It wasn’t quite Stewart Cink denying Tom Watson a sixth Claret Jug at the age of 60 Turnberry.
There can be no denying, though, that Patrick Reed wasn’t the most popular winner of the 82nd Masters. Not even close.
Make no mistake, the 27-year-old was a deserved champion after holding off everything that was thrown at him in the final round at Augusta National.
We already knew from his Ryder Cup exploits at both Gleneagles and Hazeltine that Reed is tough as nails. This performance merely rubber-stamped that.
He’s the fourth straight first-time major winner at Augusta following Jordan Spieth, Danny Willett and Sergio Garcia.
Reed, who was wearing an azalea pink top in the final round, broke par in every round with scores of 69-66-67-71 to finish on 15-under.
He’s the fifth player to claim a Green Jacket in his fifth start in this event, the last having been Jack Nicklaus in 1963.
Yet, despite all that, it still felt a bit like that Open Championship on the Ayrshire coast in 2009 due to the other storylines that could have been written on the last day.
Former Scottish Open champion Rickie Fowler finished runner-up. He covered the last 11 holes in six-under, capping that thrust with a last-hole birdie, as he closed with a 67.
He’d certainly have proved a much more popular winner than Reed and the same certainly goes for Jordan Spieth.
The 2015 winner stormed into contention by covering the first 17 holes in nine-under and was tied for the lead at one stage.
If he’d birdied the last, Spieth might have been the one having the Green Jacket slipped over his shoulders by 2017 winner Sergio Garcia in the Butler Cabin.
But his drive caught and tree and only went 177 yards. “You are kidding,” shouted Spieth. That led to a bogey and, despite a closing 64, he had to settle for third place on 13-under.
Then, of course, there was the Rory McIlroy storyline. He looked poised to swoop in a fourth attempt to become just the sixth player to complete golf’s career Grand Slam.
If he had been able to convert a five-foot eagle putt at the second, the 28-year-old might well have been in that same club as Nicklaus, Gene Sarazen, Ben Hogan, Gary Player and Tiger Woods right now.
Missing that, though, seemed to dent McIlroy’s confidence. He was slipping out of contention by the time the final group reached Amen Corner and ended up having to settle for joint-fifth.
He ended up in that position alongside 2016 Open champion Henrik Stenson, two-time winner Bubba Watson and Australian Cameron Smith.
“I knew my lead was going to shrink,” said Reed, who started the day three in front, “and the only way to get the job done was to make sure my putter was working.”
And it did. He holed a fast one down the hill at the third for a birdie. Another one dropped from the back of the green at the 12th.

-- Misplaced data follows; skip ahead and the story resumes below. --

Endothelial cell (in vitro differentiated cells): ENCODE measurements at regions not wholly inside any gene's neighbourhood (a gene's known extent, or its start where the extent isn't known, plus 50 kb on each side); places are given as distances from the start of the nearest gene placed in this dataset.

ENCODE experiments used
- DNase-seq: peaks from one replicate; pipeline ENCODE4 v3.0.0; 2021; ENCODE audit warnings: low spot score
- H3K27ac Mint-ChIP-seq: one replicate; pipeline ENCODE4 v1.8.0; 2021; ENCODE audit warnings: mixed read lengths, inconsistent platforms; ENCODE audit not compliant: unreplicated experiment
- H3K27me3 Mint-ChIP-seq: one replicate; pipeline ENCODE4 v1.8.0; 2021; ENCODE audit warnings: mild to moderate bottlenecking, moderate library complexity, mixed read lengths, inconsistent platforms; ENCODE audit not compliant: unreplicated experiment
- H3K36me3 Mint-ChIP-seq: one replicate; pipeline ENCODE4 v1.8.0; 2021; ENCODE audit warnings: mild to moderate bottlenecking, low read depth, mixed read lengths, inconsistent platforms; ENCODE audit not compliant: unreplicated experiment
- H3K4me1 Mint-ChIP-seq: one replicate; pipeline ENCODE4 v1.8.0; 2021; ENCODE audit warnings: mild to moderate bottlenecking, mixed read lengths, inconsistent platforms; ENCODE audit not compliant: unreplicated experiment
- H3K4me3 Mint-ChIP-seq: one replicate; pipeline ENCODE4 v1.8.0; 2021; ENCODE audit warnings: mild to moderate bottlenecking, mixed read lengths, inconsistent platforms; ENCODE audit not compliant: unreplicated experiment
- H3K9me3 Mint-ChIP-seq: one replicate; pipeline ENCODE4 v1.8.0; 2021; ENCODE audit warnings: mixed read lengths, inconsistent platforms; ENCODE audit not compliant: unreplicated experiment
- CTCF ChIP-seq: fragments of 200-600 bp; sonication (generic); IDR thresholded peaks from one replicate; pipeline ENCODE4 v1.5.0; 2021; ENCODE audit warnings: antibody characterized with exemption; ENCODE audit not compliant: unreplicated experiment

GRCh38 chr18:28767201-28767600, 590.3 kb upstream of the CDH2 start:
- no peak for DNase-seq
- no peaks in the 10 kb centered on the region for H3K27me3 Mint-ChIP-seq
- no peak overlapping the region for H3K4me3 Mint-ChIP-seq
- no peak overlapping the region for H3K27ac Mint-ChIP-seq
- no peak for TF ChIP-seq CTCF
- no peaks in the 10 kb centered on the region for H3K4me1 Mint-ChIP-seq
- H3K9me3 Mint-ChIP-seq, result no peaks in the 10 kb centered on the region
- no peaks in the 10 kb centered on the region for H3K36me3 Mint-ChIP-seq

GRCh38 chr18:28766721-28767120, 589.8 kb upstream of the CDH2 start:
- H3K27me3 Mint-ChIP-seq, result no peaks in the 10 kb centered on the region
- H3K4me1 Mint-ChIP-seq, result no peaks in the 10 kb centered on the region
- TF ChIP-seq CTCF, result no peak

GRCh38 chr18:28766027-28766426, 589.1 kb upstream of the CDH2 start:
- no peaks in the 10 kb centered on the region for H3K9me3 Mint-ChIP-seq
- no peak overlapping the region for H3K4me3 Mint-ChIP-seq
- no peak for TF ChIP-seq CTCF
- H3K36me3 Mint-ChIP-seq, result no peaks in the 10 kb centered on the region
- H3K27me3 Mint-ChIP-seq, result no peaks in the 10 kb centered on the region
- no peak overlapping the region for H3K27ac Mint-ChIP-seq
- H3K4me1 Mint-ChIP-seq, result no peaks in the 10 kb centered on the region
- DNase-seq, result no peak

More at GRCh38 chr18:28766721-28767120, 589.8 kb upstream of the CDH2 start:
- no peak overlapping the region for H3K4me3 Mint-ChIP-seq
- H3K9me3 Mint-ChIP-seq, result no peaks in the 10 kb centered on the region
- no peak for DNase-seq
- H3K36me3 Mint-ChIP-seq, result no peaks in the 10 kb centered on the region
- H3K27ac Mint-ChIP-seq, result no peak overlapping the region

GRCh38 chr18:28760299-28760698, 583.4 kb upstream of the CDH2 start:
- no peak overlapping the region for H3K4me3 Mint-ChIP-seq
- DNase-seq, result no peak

From miles away at the 17th, he hit the hole and, under the most intense pressure, he held his nerve to two-putt the last.
He attended Augusta State and helped them win a brace of Division 1 national titles. “To win a major where I went to college is fantastic,” added Reed.
Another reason that Reed will not go down in the anals of history as a popular Masters champion is that he was accused of cheating and theft during his time in college.
He was dismissed from the University of Georgia on the back of those allegations, which he has denied.
He doesn’t speak to his mum, dad or sister. They live in Augusta but Reed deflected a question about them in his winner’s press conference.
Fowler is hoping this performance sparks a similar season to 2014, when he finished in the top five in all four majors.
“I left it all out there and made P Reed earn it,” said the 29-year-old Californian. “The birdie at the last was good to keep him honest and beat Jordan for second.
“Maybe this year I can record top fives again and it would be nice to throw one trophy in there.”
Spieth has now finished second-first-second-11th-third over the last five years in this event. On the strength of that, he was far from downbeat.
Referring to the fact that he got into contention despite starting nine behind Reed, he said: “I have proven today that you should never give up.
“It was a phenomenal day and my drive at the last wasnt that bad. It just caught the last branch.
“All in all, it was an extremely successful day. I’ve had a chance five years in a row to win here and that’s what I will be taking from today.”
McIlroy only hit eight greens in regulation as he closed with a 74. It wasn’t nearly as disappointing as the 80 he ran up with victory in his grasp in 2011 but it will hurt nonetheless.
“I played probably some of the best golf I’ve ever played here, it just wasn’t meant to be,” he said afterwards.
“Of course it’s frustrating and it’s hard to take any positives from it right now but at least I put myself in a position, that’s all I’ve wanted to do.
“For the last four years I’ve had top tens but I haven’t been close enough to the lead. Today I got myself there, I didn’t quite do enough but I’ll still come back next year and try again.
“I think 100 per cent I can come back and win here.”